Sitting in the sun room of his Beverly Hills home, Floyd Mutrux starts by saying, “I just kind of . . . I don’t . . . I‘m not of . . . ” then stops for a second, waiting for the words to come. Dressed in shorts and a sweatshirt, his thick bolt of gray, white and peach colored–hair swept straight back, the 59-year-old Mutrux looks like he might be a legendary wave-torn surfer, the kind of guy who’s seen his share of Big Wednesdays. Actually, he is that other sort of legendary Southern California archetype: a filmmaker. And what he finally chooses to say is this: “I‘m not in Hollywood.” If you’re like a large proportion of the movie-going public, most of whom have never heard of Mutrux, that statement probably makes sense. The truth, as usual, is more complex. “When Variety,” Mutrux continues, “wrote [in the mid-‘70s] that the five great directors of the period would be Spielberg, Lucas, Mutrux, Scorsese and Terry Malick, well . . . Terry went to live in Texas. But I found a way to hide right here.”

A white-light guy in the white-heat moment of New Hollywood, Mutrux seemed for a blink like the rightful heir to Kenneth Anger’s Scorpio Rising: His films were funny, freaky, dangerous as rock & roll, and portended a potential combination of Mean Streets edginess and Badlands beauty. But after a couple of misfires, the white light faded. Today, Mutrux remains one of Hollywood‘s great unknowns, despite the evidence of success that covers his walls: Artwork for the films he’s written and directed — Dusty and Sweets McGee; Aloha, Bobby and Rose; American Hot Wax — hangs alongside memorabilia from the many films he thought up, waited to make, or sold and walked away from. Dick Tracy, Urban Cowboy, The Untouchables, American Me and Cheech and Chong‘s Up in Smoke — those were all Mutrux inventions, and he’s cashed the checks to prove it. “I‘m just one of the oddball guys who fell through the cracks,” he likes to kid.

Probably the best known of the films that Mutrux can claim as his and his alone is American Hot Wax, a roiling portrait of legendary 1950s record producer Alan Freed that Greil Marcus once called “the most emotionally honest film about rock & roll ever made.” But it’s his first film, Dusty and Sweets McGee, made in 1970, the year after Sha Na Na played Woodstock, that may well be remembered as his greatest, though few have ever seen it. Shot on locations along Sunset and in the Valley, Dusty is a loving study of hungry souls in grimy hip-huggers going through the everyday paces of scoring dope and hunting for veins. Warner Bros. withdrew the film a week after its initial release, largely on the basis of a Time magazine review that worried the film was “too much absorbed by the mechanics of addiction.” It‘s been buried ever since.

Warners was wrong, even if Time was right: Dusty and Sweets McGee is excruciating in the authenticity of its detail. Based on interviews with real-life junkies in Hollywood, and shot on short ends by cinematographer William Fraker, it was made for 56,000 bucks and moves like a photograph from Larry Clark’s Tulsa come to life. Its music cues, too, are as authentic as the abscesses on the arms of its real-life junkie stars: a mix of greaser anthems and drug-pop, all knit together by the brayings of notorious L.A. disc jockey, the Weird Beard. Mutrux and close friend Ricky Nelson designed the soundtrack as an homage to the then-popular Cruisin‘ compilation albums, then learned about “homage,” Hollywood-style, when George Lucas lifted the film’s sonic template for American Graffiti.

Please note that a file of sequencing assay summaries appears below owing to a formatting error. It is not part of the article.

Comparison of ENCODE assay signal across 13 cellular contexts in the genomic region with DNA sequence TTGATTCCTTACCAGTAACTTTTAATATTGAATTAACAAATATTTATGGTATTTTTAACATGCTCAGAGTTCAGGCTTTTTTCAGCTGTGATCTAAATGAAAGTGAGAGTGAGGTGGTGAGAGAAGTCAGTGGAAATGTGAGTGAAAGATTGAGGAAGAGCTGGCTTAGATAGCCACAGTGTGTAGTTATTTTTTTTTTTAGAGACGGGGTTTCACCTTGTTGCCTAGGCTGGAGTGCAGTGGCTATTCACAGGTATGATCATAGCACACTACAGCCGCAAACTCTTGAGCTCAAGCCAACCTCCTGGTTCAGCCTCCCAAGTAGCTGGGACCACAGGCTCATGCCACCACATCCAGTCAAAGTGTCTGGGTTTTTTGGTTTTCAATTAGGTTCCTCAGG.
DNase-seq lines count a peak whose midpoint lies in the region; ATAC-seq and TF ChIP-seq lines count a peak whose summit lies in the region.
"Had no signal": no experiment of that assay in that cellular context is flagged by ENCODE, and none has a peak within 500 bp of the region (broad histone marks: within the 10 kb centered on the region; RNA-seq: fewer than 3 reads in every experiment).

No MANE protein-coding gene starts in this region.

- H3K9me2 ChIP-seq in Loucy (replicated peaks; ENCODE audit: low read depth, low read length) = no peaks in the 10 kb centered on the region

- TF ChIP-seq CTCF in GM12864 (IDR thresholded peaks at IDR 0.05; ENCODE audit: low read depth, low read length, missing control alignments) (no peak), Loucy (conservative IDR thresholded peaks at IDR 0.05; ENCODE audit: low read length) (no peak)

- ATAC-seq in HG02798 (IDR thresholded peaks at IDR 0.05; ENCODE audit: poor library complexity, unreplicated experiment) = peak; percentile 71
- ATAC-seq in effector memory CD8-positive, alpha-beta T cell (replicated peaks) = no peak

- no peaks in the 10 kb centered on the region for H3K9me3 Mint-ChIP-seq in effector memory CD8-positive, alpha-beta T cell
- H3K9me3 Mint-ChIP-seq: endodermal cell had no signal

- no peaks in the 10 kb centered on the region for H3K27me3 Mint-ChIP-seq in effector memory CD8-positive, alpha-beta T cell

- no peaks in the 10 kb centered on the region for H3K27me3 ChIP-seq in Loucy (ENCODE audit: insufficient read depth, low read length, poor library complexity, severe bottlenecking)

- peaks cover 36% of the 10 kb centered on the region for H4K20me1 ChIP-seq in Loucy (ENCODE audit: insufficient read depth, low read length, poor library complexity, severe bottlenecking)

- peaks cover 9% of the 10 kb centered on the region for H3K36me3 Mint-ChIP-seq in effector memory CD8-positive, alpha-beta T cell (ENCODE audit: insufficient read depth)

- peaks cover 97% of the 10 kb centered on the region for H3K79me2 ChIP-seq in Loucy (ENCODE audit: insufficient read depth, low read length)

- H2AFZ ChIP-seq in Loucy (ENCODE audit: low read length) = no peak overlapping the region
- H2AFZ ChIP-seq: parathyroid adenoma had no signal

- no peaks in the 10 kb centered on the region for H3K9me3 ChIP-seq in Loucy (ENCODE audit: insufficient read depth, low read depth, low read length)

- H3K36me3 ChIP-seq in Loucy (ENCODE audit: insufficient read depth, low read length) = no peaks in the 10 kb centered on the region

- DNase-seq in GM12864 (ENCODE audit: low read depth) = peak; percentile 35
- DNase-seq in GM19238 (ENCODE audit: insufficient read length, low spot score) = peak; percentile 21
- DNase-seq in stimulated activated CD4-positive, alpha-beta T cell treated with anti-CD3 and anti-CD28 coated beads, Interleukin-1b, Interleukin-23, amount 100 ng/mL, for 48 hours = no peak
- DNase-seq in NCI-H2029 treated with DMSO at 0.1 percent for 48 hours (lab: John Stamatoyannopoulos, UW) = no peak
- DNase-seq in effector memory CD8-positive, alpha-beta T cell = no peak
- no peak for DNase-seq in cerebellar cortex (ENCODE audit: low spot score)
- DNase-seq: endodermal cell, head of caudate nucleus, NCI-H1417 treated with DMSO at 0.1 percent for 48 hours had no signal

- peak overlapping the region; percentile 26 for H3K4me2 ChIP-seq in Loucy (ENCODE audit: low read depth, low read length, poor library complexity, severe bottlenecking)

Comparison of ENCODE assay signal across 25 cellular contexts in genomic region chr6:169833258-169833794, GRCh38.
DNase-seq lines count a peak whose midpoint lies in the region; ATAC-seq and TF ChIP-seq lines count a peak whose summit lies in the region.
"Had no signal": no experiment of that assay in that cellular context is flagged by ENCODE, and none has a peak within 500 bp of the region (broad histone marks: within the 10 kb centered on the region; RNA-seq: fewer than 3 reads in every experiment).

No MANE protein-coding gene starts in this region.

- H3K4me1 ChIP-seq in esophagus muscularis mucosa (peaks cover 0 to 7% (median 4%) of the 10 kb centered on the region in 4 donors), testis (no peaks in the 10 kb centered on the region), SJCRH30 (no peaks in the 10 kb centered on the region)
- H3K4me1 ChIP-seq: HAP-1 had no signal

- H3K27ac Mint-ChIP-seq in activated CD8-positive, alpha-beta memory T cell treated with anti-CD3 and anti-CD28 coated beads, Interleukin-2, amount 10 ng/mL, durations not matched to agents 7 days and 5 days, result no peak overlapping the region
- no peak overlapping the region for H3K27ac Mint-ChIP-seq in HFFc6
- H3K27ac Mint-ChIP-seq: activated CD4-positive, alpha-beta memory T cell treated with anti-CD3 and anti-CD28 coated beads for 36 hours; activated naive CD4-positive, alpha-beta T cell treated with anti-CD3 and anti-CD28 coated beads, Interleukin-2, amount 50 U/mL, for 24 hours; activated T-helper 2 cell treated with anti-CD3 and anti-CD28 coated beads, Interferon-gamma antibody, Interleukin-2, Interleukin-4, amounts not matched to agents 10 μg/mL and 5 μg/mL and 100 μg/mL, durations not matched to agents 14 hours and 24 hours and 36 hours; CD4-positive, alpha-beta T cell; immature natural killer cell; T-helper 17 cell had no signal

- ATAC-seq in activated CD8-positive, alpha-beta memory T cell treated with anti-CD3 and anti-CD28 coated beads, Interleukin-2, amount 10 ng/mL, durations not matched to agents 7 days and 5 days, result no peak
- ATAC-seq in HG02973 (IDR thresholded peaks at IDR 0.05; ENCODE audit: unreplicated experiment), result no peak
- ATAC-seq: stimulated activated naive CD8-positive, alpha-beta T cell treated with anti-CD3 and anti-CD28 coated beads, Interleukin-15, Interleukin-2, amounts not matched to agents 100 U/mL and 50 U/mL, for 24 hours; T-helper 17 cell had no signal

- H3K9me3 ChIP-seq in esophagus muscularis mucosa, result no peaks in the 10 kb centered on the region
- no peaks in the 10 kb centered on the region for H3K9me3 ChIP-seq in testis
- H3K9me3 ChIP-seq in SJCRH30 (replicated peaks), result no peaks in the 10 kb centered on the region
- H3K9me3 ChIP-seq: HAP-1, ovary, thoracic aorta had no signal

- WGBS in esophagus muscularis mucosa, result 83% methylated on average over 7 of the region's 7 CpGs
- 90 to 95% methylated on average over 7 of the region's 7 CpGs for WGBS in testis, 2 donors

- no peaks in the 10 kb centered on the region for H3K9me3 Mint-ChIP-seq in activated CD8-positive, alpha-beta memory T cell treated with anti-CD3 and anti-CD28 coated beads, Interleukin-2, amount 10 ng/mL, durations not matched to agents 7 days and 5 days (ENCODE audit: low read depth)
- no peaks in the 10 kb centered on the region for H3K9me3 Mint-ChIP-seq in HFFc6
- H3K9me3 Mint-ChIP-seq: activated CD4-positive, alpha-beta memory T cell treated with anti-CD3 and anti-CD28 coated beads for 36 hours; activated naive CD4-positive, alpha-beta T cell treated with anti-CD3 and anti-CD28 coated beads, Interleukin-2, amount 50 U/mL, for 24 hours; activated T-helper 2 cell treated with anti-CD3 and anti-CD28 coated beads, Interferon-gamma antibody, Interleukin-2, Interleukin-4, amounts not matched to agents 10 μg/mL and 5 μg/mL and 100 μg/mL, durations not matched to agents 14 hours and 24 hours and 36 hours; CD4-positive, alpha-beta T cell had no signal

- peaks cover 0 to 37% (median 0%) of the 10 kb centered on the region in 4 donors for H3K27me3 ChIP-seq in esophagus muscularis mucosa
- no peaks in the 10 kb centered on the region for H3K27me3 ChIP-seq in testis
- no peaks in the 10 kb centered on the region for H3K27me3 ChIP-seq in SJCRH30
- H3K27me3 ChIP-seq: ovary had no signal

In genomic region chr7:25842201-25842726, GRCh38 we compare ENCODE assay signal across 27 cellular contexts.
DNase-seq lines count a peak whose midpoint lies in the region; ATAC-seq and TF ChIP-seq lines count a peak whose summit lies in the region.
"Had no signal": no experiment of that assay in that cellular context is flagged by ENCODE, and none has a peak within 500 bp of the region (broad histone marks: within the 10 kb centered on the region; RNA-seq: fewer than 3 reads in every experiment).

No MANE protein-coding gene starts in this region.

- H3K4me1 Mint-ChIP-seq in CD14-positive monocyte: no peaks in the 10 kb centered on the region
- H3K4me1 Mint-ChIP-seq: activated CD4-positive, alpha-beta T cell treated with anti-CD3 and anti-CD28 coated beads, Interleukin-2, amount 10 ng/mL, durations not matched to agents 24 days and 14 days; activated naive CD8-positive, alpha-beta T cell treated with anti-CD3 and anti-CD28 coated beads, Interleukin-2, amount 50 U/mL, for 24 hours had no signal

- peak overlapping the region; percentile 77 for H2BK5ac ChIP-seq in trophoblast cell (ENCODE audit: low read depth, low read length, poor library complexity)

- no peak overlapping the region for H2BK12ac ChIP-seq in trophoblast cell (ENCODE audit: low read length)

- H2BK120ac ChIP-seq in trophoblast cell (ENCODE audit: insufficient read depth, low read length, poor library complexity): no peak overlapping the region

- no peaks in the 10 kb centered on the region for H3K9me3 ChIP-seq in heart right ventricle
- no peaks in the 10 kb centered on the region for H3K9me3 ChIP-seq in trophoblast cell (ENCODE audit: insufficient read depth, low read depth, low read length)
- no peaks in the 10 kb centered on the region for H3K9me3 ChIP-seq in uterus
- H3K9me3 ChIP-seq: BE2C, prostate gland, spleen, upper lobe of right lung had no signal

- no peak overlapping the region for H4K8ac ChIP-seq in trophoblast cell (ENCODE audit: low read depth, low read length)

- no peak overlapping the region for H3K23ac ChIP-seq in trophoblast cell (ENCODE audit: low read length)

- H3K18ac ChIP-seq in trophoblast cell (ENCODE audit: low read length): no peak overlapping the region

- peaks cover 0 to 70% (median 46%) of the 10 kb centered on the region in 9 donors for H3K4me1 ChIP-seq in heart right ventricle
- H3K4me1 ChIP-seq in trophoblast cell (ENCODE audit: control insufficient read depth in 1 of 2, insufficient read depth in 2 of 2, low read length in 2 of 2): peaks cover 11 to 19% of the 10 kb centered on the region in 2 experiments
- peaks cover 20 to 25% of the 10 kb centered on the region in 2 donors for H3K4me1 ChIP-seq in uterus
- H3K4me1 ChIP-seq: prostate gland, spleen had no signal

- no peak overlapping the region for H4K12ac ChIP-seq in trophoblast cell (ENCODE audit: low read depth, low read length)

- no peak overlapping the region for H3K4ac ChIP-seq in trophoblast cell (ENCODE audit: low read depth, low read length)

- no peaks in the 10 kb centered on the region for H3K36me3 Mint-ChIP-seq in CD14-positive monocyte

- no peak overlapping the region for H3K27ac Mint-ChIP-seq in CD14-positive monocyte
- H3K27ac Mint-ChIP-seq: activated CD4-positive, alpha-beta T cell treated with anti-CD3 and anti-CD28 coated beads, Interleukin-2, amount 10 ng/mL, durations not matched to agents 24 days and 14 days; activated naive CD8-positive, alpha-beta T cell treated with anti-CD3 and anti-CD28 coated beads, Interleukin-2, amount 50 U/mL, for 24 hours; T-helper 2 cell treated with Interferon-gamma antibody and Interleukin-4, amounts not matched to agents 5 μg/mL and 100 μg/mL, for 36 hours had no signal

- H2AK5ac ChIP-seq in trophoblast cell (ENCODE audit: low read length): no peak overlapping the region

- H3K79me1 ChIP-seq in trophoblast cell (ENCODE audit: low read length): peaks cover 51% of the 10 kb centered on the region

“There has always been a large appetite for the pilferage of ideas in Hollywood,” Mutrux sighs, “but the ethics and degree of integrity in this town have never been at a lower point than they are today. I don‘t even want to write any more hit movies, because the girl and boy geniuses at the studios will take a look at them and think one thing: How can we ’improve‘ the material? Give them a carefully crafted screenplay, and they’ll ‘improve’ it right up onto the shelf.”

“The second act of my career,” as Mutrux calls the ‘90s, didn’t go as well as planned. There Goes My Baby, a film Variety, without irony, called “the best coming of age movie since American Graffiti,” vanished into the black hole of the Orion bankruptcy. Two potential projects with John Travolta attached, one about dancing, one about renegade cops at LAX, remain in perpetual pre-production. “But I don‘t give a fuck,” says Mutrux with a grin. “I’ve sold a lot of scripts, and it‘s not like I’ve gotten fucked over or anything. And now, Act 3 is here.” On Broadway, he hopes, with a musical he‘s co-written and plans to direct. “It’s based on the life of a legendary rock & roll star,” Mutrux says cryptically, knowing how good ideas in this town tend to go astray. “I‘ve scored all my films to the car radio, because I believe rock & roll is a fervent, infinitely powerful force. It brought down the Berlin Wall. Why shouldn’t I put it on the stage?”

Mutrux and Fraker will appear at a screening of Dusty and Sweets McGee at the Los Angeles Film School on Friday, August 25. See Film & Video Events for further information.

LA Weekly